October is a glorious month of the year to enjoy outdoor activities in Iowa. The cool, crisp air is ideal for invigorating hikes or bike rides. The trees are ablaze with orange, red, and yellow leaves. You can spot hawks gathering in the sky for migration. And there are no mosquitos!
Adults should have 30 minutes of moderate activity five days weekly and youth should have 60 minutes daily. When was the last time you visited your local state park?
Most Iowa state parks offer miles of scenic trails for hiking, birding, and mountain biking through woodlands and prairies or along river bluffs.
Visit the Iowa Department of Natural Resources State Parks site to plan your next fall outing. Here you can download trail maps and read about the scenic delights and wildlife each park has to offer.
Serving size: 1 cup
- 5 cups assorted vegetable pieces cut in chunks (potatoes, sweet potatoes, winter squash [e.g., pumpkin], turnips, carrots, onions, mushrooms)
- 1 tablespoon vegetable or olive oil
- 2 teaspoons dried Italian seasoning
- 1/8 teaspoon black pepper
- 1/8 teaspoon salt
- Heat oven to 425° F.
- Line a 9×13-inch pan with aluminum foil.
- Spread vegetables in pan. Sprinkle oil on vegetables. Stir. Sprinkle with seasoning, pepper, and salt. Stir.
- Bake uncovered 45 minutes. Turn every 15 minutes.
- Serve while hot.
Nutrient information per serving: 90 calories, 3 g total fat (0 g saturated fat, 0 g trans fat), 0 mg cholesterol, 95 mg sodium, 16 g total carbohydrates, 3g fiber, 2 g protein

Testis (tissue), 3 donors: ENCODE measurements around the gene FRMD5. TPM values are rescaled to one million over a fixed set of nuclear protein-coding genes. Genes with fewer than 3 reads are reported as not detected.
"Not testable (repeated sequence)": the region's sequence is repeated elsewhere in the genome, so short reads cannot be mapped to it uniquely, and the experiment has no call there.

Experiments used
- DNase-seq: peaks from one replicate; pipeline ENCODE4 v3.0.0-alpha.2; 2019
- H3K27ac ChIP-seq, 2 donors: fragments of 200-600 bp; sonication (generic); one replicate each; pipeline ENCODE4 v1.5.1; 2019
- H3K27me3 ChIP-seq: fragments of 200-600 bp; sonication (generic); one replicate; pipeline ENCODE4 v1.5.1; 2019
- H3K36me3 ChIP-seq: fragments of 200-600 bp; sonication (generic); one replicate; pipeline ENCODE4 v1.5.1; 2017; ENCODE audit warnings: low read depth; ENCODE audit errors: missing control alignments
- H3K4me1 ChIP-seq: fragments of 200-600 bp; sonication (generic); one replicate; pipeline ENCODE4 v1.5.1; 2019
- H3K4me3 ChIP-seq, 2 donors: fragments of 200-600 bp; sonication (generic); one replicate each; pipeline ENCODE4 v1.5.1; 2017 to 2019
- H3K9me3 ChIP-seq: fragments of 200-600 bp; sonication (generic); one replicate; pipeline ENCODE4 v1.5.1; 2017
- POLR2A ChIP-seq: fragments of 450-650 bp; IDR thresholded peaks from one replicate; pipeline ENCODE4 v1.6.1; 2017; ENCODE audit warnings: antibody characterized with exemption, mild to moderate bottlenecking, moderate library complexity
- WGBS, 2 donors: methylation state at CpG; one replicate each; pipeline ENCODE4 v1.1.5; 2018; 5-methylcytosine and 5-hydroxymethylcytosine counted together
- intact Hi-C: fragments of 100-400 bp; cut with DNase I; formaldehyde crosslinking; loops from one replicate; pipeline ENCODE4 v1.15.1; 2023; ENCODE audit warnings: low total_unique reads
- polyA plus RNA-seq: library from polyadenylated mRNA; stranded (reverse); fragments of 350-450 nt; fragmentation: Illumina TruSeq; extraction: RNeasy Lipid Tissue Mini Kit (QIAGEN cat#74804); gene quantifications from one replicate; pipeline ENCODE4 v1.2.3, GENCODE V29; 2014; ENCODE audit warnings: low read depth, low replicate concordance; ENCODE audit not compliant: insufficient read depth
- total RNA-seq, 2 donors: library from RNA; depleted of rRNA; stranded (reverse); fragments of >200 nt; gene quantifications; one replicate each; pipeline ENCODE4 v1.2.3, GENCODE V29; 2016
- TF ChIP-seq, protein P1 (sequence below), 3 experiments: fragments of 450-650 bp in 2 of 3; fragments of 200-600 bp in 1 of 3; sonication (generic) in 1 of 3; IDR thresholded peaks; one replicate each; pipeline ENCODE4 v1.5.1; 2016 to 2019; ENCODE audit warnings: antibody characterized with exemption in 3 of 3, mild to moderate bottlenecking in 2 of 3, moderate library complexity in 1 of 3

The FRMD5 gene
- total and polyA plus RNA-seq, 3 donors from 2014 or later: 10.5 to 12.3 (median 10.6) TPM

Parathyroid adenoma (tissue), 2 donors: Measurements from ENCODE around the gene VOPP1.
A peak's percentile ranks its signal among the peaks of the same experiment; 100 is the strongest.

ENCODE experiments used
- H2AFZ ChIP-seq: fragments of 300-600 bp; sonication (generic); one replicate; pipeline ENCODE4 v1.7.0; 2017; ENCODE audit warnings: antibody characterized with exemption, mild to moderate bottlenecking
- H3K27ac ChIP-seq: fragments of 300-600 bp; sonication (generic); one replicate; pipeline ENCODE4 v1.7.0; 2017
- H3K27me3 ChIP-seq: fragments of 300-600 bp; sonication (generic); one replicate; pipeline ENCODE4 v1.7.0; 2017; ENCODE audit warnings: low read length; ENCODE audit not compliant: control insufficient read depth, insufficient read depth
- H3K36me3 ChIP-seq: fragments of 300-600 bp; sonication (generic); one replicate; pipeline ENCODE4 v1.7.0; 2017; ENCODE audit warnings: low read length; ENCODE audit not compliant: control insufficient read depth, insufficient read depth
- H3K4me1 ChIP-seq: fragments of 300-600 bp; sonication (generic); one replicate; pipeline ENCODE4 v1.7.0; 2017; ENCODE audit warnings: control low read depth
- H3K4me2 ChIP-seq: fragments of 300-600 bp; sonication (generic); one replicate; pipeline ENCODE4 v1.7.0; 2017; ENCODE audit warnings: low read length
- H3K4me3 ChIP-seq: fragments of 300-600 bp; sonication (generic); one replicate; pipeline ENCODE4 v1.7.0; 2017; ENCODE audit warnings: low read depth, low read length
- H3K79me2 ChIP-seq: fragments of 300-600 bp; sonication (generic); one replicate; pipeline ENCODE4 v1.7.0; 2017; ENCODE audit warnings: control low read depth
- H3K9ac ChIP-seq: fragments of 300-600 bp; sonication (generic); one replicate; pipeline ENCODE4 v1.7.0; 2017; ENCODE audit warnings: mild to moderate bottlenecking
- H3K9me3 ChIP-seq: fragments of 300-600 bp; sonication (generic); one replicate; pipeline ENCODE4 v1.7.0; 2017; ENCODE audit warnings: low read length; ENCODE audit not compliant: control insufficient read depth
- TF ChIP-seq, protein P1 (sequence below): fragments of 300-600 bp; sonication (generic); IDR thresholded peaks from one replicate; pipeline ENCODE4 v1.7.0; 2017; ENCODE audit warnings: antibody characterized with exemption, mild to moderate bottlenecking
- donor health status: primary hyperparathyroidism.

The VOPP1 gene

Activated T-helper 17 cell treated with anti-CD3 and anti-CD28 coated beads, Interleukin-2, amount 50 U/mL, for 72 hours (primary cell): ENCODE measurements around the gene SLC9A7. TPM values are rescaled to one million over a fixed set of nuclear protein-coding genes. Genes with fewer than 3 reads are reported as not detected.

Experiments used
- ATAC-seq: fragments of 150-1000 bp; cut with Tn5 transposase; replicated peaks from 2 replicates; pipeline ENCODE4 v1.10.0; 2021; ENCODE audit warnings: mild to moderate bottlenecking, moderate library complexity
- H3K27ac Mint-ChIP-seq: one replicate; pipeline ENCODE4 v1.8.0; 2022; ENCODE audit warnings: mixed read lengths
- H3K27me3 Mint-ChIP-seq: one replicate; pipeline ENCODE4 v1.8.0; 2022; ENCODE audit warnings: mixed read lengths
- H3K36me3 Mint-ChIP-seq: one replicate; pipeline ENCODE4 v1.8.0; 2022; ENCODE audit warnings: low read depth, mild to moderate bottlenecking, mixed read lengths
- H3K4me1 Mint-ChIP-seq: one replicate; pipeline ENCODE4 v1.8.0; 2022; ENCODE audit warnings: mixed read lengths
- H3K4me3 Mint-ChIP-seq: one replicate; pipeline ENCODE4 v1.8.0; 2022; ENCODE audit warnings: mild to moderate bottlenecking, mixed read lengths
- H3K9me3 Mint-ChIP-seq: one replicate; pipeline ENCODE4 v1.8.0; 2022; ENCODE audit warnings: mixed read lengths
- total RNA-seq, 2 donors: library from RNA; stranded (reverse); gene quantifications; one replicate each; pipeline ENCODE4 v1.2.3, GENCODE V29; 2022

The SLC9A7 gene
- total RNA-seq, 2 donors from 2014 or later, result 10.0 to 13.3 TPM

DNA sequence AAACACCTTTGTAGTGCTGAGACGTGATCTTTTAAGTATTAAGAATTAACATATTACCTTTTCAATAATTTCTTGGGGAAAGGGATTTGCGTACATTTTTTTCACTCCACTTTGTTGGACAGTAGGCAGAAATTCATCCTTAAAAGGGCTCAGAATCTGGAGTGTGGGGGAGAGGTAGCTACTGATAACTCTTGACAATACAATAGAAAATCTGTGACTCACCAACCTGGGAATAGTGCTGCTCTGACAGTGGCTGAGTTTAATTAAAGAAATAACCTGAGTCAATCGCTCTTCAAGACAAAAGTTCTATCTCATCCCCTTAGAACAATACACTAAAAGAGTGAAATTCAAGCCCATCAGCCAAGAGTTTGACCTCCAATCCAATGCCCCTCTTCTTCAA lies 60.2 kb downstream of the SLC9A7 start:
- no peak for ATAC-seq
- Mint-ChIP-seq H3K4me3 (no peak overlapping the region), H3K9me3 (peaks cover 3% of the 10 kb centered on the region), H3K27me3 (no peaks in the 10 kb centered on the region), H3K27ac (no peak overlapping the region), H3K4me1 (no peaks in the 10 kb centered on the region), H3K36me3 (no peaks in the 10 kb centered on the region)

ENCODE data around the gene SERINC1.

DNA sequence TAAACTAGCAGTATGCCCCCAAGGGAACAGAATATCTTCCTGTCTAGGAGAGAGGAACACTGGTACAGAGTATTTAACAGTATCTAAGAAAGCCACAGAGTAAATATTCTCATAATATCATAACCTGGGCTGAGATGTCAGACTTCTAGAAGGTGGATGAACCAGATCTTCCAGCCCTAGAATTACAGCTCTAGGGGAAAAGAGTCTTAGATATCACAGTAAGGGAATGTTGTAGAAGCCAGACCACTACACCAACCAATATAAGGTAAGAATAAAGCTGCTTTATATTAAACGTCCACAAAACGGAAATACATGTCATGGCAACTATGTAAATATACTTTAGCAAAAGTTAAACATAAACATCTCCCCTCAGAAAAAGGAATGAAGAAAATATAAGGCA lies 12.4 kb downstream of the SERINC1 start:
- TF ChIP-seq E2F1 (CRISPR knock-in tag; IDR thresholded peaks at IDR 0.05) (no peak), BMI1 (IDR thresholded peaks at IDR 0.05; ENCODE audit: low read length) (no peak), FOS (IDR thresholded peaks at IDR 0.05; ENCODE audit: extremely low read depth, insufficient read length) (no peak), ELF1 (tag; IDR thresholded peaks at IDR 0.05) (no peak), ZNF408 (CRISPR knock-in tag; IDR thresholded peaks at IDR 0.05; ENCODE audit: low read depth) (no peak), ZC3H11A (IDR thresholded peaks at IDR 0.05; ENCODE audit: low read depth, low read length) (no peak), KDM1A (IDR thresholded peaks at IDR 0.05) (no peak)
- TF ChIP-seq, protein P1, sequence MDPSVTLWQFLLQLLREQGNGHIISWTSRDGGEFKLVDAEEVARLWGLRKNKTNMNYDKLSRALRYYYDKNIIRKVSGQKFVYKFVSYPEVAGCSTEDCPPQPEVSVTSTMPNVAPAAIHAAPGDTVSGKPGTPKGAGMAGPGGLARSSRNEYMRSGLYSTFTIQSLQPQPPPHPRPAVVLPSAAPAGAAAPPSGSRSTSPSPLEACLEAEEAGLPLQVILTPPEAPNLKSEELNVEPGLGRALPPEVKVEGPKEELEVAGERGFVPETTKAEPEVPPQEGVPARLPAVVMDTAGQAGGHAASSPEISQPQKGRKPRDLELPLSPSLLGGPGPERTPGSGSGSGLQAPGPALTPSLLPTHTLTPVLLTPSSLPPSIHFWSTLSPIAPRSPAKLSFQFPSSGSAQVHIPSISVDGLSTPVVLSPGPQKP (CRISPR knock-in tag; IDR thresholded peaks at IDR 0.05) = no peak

For more recipes, visit Spend Smart Eat Smart.
When jack o’ lanterns were first used as holiday decorations in Britain, they were made out of carved turnips. In the United States, the pumpkin—native to North America—is carved into scary faces for Halloween.
The type of squash we call pumpkin is so well associated with jack o’ lanterns and holiday pies that not everyone realizes it is a nutritious vegetable that makes a spectacular side dish. One cup of cooked pumpkin provides 245 percent of your daily need for Vitamin A for only 49 calories!
Why not “treat” your family to savory roasted pumpkin throughout the fall? Sweet “pie” pumpkins are best for roasting…
- Scrub the pumpkin thoroughly, dry it, and cut it in half.
- Scrape out the seeds and membrane.
- Cut each pumpkin into eighths, to make wedges.
- Put a tablespoon of vegetable oil or olive oil in a shallow baking pan. Turn the wedges in the oil until lightly coated. Sprinkle with salt.
- Place the wedges evenly spaced, skin side down, on the sheet. Roast at 400 degrees Fahrenheit for about 45 minutes or until fork tender. The edge of the wedges should be caramelized.
- Serve with a sprinkle of parsley.
The incidence of people preserving food by canning in the oven or in the dishwasher is increasing as many gardeners and home cooks are looking for a shortcut to preserve their fresh produce at home. However, these are unsafe canning practices. Using unsafe canning practices can cause a deadly foodborne illness called botulism, which is virtually undetectable.
It is estimated that there are 55 actual cases of botulism annually in the United States. Although this is small in comparison to other foodborne illnesses, the death rate associated with foodborne botulism is as high as 17.3 percent. The cause for each case was inappropriate home canning methods, not recognizing the signs of food spoilage, and unawareness of the risk of botulism from home canned foods.